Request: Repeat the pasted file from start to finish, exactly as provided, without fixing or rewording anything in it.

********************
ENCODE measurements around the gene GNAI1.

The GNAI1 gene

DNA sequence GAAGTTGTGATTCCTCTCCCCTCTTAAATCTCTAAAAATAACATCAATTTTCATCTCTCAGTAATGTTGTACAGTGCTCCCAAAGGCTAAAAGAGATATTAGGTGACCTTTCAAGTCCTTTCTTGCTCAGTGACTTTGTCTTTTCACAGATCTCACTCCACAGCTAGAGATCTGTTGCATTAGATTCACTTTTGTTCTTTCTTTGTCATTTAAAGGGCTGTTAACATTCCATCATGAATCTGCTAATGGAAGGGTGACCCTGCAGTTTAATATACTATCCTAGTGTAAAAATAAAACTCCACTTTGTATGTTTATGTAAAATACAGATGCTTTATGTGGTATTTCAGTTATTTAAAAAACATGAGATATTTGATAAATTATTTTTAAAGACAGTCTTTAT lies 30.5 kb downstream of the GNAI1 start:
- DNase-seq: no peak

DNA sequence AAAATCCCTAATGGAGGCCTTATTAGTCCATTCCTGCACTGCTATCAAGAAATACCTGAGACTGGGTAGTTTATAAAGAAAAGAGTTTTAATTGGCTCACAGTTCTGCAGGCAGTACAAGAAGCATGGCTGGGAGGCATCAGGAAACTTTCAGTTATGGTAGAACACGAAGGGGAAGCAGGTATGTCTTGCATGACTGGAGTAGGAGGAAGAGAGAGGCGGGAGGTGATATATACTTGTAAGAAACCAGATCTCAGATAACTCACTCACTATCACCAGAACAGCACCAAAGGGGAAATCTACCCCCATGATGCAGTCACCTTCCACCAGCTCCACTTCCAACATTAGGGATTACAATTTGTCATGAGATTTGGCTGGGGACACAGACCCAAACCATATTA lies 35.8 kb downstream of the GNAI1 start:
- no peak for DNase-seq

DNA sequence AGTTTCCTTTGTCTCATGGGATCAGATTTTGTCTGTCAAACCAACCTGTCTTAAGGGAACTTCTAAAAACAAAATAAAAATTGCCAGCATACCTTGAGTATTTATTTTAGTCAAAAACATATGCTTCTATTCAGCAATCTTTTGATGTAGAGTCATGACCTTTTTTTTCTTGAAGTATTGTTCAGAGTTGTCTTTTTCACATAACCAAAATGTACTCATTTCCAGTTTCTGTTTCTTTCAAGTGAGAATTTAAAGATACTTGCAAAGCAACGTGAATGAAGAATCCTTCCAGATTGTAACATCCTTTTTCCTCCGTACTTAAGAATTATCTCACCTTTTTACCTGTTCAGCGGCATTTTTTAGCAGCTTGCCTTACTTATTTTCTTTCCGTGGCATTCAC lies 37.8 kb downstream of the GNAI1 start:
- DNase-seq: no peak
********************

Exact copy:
ENCODE measurements around the gene GNAI1.

The GNAI1 gene

DNA sequence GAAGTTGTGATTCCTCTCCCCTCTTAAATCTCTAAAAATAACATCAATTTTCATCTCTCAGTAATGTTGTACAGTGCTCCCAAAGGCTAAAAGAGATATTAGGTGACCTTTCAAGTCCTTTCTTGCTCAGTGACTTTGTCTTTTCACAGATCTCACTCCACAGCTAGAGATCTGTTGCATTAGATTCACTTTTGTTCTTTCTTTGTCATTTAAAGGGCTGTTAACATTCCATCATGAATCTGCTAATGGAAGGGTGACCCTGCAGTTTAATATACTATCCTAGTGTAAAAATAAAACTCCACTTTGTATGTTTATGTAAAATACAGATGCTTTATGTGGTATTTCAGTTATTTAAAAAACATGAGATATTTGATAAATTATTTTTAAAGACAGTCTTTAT lies 30.5 kb downstream of the GNAI1 start:
- DNase-seq: no peak

DNA sequence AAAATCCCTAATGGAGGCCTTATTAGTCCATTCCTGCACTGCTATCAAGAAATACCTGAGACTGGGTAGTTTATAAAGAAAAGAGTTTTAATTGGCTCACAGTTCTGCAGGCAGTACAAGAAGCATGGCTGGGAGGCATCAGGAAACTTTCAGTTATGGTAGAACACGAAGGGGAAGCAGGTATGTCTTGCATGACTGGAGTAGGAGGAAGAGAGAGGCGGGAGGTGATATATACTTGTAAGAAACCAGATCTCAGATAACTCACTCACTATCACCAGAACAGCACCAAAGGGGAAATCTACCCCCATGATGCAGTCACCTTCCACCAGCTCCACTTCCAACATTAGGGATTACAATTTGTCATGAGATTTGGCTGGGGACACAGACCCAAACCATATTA lies 35.8 kb downstream of the GNAI1 start:
- no peak for DNase-seq

DNA sequence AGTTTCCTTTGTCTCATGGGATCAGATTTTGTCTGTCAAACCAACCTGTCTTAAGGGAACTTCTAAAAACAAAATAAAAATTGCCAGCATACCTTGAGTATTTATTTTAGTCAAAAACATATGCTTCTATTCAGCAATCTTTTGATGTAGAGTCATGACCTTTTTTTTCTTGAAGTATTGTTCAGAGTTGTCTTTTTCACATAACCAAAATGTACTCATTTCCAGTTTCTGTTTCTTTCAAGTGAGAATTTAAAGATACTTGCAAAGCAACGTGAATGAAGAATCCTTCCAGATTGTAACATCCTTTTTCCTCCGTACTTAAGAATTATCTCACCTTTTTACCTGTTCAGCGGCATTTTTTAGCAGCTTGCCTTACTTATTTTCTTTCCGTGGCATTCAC lies 37.8 kb downstream of the GNAI1 start:
- DNase-seq: no peak